Clyde Cowan and Frederick Reines, nuclear-weapons physicists, referred to the neutrino as “the smallest amount of material reality ever envisaged by man.” That was said in a commentary for Nature in 1956, which was released a short time after a study announcing the experimental discovery of neutrinos was published in science. These subatomic particles have relatively little interaction with other types of matter; therefore they lack an electrical charge and are very difficult to detect. They pondered the connection between neutrinos and antineutrinos, their opposites. With the advantage of hindsight, the question ended up being quite significant. Researchers have proposed that discrepancies between neutrinos and antineutrinos may aid in explaining one of the greatest mysteries of the Universe, immediately following Cowan and Reines. Every particle of matter in the early Universe should have been generated paired with an antimatter counterpart around 13.8 billion years ago, at the moment of the Big Bang. The antithesis of matter in terms of physical properties, such as electrical charge, describes antimatter, which is identical to matter. At least, it is what the theories of today suggest.

Why there appears to be so much more matter than antimatter in the present Universe is the big unsolved puzzle for physicists. The Universe would have been completely made up of photons and dark matter if there had been equal amounts of both particles, thus it’s a good thing there aren’t equal amounts of either. The Russian physicist and human rights activist Andrei Sakharov postulated a mechanism for how the equilibrium, or symmetry, between matter and antimatter may have come to be broken, ten years after Cowan and Reines discovered the neutrino. One of Sakharov’s proposed explanations was that they each had somewhat distinct characteristics and had imperfect symmetry. This distinction may have caused an excess of matter during the cooling that followed the Big Bang. Was Sakharov accurate, though? He may have been, according to a particle physics experiment called Tokai to Kamioka, or T2K, which is being conducted by a large multinational team of researchers. The Japan Proton Accelerator Research Complex (J-PARC) near Tokai, Japan’s east coast, produces neutrinos for the T2K experiment. From there, they are launched underground and travel 295 kilometers to the west coast, where the Super-Kamiokande neutrino observatory is located. The focal point of the observatory is a massive water tank surrounded by tens of thousands of detectors ready to record the light produced when neutrinos interact with the water. These kinds of experiments take years to complete since neutrinos have a very slim chance of interacting, making it difficult for researchers to make meaningful findings. Just 90 neutrinos and 15 antineutrinos, out of the about 1020 possible neutrino-generating collisions at J-PARC, were detected by T2K in a decade.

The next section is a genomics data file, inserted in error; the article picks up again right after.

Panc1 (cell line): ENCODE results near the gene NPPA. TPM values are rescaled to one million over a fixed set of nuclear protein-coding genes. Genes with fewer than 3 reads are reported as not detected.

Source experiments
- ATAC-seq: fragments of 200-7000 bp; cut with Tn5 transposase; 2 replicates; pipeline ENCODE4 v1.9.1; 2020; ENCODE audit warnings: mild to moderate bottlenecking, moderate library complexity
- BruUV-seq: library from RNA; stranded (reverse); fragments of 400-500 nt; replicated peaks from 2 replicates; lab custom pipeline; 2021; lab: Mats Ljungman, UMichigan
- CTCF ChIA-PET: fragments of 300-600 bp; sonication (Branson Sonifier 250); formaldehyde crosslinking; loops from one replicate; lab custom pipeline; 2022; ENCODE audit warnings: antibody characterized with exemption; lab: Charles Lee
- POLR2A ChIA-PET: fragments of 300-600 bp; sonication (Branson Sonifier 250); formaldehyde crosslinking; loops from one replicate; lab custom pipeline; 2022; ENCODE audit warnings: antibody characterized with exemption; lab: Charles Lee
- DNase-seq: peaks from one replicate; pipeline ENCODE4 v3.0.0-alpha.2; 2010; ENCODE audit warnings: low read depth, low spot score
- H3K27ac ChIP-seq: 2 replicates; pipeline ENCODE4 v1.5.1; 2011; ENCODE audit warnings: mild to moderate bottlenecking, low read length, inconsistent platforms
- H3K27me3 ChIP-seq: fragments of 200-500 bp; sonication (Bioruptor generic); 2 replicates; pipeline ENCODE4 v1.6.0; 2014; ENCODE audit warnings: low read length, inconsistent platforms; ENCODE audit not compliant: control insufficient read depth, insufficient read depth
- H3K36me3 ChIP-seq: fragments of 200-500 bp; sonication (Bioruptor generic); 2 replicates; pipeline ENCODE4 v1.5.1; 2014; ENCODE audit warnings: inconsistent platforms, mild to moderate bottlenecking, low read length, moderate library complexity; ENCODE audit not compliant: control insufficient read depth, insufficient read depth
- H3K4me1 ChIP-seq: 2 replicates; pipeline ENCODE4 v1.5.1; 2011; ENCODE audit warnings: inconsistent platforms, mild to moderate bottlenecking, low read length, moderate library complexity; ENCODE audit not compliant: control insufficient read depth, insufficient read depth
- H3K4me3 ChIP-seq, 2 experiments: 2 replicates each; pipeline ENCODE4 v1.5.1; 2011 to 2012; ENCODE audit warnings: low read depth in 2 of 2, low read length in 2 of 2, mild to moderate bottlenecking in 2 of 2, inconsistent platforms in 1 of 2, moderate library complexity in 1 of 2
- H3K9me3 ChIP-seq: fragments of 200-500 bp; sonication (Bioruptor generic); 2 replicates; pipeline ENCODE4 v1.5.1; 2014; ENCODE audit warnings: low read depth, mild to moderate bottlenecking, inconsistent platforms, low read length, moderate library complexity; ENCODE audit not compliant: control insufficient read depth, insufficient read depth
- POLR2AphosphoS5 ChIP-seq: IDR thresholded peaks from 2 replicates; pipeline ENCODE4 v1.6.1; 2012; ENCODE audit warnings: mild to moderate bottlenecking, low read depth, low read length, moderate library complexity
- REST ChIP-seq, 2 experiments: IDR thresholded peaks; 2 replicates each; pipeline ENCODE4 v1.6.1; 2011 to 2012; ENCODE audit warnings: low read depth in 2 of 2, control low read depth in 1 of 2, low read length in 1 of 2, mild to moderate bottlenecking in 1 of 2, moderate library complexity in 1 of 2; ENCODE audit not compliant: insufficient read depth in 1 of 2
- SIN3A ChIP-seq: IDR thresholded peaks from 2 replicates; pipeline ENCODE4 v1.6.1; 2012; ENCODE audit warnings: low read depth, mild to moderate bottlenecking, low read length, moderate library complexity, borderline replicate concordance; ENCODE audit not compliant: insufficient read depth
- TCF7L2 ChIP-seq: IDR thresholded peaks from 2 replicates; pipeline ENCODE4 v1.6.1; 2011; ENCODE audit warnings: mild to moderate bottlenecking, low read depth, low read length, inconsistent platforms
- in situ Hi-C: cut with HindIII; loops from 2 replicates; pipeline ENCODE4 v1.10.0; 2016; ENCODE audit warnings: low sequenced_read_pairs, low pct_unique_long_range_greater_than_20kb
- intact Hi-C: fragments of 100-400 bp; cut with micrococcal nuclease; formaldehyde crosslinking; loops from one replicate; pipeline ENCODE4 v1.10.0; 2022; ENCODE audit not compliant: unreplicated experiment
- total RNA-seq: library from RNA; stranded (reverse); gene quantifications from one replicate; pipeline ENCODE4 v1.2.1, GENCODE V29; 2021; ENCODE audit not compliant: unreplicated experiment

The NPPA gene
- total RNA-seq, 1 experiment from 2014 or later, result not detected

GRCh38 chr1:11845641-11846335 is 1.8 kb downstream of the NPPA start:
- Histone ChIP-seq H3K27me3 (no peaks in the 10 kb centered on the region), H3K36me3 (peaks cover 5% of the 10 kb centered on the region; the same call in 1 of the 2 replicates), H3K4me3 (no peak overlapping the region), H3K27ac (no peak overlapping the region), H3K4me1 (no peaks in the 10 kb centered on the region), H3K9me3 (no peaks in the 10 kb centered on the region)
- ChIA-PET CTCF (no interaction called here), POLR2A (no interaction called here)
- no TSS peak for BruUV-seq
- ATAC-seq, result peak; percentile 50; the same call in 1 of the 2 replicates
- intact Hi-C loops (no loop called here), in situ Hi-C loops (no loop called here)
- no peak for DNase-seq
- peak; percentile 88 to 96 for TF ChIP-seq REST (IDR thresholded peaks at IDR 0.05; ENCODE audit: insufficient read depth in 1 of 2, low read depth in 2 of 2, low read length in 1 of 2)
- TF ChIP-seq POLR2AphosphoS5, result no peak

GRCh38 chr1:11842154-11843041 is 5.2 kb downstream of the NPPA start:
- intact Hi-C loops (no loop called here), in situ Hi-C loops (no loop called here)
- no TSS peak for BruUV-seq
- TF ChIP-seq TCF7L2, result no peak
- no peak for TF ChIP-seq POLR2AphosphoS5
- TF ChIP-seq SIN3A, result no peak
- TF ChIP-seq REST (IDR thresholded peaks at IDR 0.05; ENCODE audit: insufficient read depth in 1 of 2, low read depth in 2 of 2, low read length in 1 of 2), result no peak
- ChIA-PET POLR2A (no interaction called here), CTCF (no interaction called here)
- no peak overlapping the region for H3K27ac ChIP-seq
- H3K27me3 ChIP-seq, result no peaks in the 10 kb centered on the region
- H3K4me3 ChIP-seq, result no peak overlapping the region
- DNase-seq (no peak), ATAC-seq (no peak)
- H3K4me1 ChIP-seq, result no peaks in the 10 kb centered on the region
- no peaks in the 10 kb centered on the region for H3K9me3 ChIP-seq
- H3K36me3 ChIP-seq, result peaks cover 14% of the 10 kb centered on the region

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The T2K collaboration calculated the likelihood that a neutrino will alternate between several physical characteristics, or “flavours,” while traveling. After that, the researchers repeated the experiment using antineutrinos and compared the results. The odds should be the same if matter and antimatter are fully symmetrical. However, the findings imply that they are not. In contrast to what would be predicted if they behaved identically, T2K observed a larger probability for neutrinos to change flavor throughout their 300-km journey and a correspondingly lower probability for antineutrinos. If this discovery is true, it would support Sakharov’s explanation from 1967 that matter and antimatter have unique properties. The new discovery, however, does not meet the 5-sigma (5) level of confidence that particle physicists normally require to classify the outcome as a discovery. If matter-antimatter symmetry is to be completely ruled out, the statistical significance of the current T2K results drops from 3 to 2. Nevertheless, it’s critical to publish such foundational work as it develops. Results that are not yet at the 5 significance play a critical role in guiding the community’s choices on future investments because particle physics experiments can take decades to plan and construct. The researchers might have had more time to wait. But even if they did, it’s unclear that the T2K experiment would have offered the extra information needed to cross the 5-meter finish line. Scientists will require information from the following generation of neutrino detectors to reach 5. Fortunately, three such detectors are scheduled to go online: JUNO in China, which intends to be the first of the three to go live, in 2022; Hyper-Kamiokande, which is close to Super-Kamiokande and is anticipated to start in 2027; and DUNE in the United States. Time will tell if these initial findings are accurate. The necessity of continuing to look for solutions to some of the Universe’s greatest riddles is underscored by this result, which comes at a time when significant investments in high-energy physics are coming under heightened scrutiny.

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